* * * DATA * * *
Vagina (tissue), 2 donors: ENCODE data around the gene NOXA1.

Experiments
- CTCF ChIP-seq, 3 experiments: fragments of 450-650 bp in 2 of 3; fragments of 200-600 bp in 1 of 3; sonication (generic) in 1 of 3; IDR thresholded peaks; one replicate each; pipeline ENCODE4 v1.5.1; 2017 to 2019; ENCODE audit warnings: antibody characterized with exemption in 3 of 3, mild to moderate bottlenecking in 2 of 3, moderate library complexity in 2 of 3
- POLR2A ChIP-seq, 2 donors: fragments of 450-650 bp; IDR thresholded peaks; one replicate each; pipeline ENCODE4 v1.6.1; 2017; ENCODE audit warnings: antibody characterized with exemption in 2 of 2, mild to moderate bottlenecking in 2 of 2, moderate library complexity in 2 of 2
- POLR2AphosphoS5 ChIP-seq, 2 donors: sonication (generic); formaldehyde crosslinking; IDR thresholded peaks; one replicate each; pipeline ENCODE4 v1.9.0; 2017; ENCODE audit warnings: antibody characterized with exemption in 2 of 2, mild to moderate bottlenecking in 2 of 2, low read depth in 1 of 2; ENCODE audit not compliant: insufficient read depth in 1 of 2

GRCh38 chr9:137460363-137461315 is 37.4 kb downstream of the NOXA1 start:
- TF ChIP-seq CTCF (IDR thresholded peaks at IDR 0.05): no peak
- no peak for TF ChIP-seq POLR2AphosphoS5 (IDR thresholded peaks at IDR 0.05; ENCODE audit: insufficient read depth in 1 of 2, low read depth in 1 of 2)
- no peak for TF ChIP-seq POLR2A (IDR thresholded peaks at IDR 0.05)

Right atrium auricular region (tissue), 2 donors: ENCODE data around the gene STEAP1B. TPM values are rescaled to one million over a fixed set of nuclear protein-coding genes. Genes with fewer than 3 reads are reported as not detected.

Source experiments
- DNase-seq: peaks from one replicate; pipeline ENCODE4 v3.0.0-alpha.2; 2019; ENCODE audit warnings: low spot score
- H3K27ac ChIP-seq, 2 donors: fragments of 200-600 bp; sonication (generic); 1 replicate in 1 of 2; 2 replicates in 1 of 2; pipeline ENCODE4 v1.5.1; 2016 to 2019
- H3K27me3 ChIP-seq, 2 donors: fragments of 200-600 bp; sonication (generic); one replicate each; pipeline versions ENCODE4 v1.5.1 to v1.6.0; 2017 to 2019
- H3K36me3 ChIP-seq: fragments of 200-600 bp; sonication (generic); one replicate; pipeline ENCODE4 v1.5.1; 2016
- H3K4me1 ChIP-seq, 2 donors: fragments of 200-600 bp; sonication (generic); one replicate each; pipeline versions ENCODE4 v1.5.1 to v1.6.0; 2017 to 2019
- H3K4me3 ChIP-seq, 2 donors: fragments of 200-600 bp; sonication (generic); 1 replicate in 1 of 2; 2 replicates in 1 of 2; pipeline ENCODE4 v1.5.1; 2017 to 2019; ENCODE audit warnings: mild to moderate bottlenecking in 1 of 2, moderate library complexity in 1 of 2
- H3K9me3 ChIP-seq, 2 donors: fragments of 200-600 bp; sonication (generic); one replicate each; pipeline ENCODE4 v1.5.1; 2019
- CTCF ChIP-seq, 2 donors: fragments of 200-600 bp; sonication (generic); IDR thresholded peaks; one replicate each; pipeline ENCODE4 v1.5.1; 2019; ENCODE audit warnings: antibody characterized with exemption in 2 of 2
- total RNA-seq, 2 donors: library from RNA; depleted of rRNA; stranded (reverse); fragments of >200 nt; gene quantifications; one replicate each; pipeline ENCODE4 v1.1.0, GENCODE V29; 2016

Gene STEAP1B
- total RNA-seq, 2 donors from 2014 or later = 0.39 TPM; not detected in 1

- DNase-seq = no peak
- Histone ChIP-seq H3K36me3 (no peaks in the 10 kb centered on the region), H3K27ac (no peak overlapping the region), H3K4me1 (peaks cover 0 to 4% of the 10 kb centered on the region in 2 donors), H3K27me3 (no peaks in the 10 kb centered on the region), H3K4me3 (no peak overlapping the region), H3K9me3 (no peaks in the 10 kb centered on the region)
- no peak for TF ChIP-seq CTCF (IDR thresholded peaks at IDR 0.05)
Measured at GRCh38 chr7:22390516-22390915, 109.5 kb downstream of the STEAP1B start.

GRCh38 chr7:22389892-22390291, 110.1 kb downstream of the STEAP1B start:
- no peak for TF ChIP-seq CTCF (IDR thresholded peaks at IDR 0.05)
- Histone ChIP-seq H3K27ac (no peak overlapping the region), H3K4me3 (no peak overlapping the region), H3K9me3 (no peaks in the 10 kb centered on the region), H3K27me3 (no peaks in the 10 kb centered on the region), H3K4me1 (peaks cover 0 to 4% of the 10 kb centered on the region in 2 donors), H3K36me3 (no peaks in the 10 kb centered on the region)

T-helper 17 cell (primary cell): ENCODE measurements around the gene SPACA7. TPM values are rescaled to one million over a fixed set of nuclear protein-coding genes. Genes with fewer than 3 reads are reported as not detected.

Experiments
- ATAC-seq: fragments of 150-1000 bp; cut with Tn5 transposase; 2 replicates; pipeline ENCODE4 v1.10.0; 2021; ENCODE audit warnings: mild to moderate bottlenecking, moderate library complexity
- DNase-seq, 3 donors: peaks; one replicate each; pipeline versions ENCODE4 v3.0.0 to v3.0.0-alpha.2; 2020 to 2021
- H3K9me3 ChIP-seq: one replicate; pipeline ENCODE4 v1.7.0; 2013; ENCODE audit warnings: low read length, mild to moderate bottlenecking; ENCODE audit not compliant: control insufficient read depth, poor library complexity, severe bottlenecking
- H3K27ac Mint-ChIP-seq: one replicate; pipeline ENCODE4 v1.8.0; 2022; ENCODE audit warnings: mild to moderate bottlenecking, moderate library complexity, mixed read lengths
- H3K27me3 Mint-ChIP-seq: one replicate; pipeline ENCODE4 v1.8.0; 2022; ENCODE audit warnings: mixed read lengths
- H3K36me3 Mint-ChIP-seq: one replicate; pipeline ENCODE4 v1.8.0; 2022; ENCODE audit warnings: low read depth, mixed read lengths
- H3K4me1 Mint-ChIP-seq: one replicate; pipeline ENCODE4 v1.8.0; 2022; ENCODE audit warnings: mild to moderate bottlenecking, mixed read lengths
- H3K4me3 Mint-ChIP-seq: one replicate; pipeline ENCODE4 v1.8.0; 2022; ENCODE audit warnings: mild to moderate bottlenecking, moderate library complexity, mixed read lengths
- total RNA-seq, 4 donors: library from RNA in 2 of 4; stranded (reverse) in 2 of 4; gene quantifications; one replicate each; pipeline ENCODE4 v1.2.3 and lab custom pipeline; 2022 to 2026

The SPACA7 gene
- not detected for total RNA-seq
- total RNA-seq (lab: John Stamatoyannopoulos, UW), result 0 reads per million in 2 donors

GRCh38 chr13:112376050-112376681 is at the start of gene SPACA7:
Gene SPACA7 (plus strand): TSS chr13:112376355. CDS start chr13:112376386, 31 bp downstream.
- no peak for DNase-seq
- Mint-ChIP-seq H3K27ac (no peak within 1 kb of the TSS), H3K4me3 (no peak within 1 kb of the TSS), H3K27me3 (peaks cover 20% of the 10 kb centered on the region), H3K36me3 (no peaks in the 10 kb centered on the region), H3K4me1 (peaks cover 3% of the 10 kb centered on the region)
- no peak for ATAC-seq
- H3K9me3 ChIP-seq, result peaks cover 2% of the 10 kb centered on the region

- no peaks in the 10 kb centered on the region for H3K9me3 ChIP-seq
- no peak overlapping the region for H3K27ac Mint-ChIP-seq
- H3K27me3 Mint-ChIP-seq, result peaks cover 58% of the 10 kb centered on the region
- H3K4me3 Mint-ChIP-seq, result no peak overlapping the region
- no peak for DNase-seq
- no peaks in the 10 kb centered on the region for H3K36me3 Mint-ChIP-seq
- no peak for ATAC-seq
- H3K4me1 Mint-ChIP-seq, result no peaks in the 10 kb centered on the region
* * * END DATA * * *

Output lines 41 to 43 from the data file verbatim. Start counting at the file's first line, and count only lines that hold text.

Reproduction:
The SPACA7 gene
- not detected for total RNA-seq
- total RNA-seq (lab: John Stamatoyannopoulos, UW), result 0 reads per million in 2 donors